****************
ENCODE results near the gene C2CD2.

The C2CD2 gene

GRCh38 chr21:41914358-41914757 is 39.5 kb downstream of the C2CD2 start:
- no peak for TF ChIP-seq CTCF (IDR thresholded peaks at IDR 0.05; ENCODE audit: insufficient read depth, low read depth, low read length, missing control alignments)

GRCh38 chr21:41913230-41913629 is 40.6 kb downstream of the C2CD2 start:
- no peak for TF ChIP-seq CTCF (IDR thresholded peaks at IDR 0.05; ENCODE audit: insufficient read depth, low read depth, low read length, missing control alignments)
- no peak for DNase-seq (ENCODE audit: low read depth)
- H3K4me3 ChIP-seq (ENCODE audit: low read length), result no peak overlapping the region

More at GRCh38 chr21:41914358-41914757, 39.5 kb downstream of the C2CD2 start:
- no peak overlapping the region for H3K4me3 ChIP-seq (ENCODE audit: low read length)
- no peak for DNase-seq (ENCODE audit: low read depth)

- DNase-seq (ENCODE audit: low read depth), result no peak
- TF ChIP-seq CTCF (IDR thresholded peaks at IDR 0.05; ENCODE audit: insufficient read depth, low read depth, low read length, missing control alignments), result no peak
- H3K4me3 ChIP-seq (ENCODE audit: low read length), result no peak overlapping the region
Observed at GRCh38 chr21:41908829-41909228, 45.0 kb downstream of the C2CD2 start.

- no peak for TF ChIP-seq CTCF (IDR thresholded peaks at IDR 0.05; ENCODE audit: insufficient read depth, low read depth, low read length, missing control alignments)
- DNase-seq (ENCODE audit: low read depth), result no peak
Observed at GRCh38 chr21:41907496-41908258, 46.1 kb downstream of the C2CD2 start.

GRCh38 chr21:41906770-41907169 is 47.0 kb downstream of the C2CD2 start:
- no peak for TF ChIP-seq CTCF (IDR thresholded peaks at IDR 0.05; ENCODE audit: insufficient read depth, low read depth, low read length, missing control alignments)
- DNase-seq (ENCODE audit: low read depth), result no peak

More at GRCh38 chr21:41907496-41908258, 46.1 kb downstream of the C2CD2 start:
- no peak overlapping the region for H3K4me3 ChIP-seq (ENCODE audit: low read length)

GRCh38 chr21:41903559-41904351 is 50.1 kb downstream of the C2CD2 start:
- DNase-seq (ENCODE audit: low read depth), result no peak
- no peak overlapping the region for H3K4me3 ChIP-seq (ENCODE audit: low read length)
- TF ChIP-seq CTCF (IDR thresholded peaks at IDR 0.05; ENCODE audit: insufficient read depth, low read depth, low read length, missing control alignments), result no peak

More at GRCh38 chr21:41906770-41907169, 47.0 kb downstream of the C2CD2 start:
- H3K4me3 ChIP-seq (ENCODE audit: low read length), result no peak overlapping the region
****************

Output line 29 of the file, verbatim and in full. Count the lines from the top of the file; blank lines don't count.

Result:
- H3K4me3 ChIP-seq (ENCODE audit: low read length), result no peak overlapping the region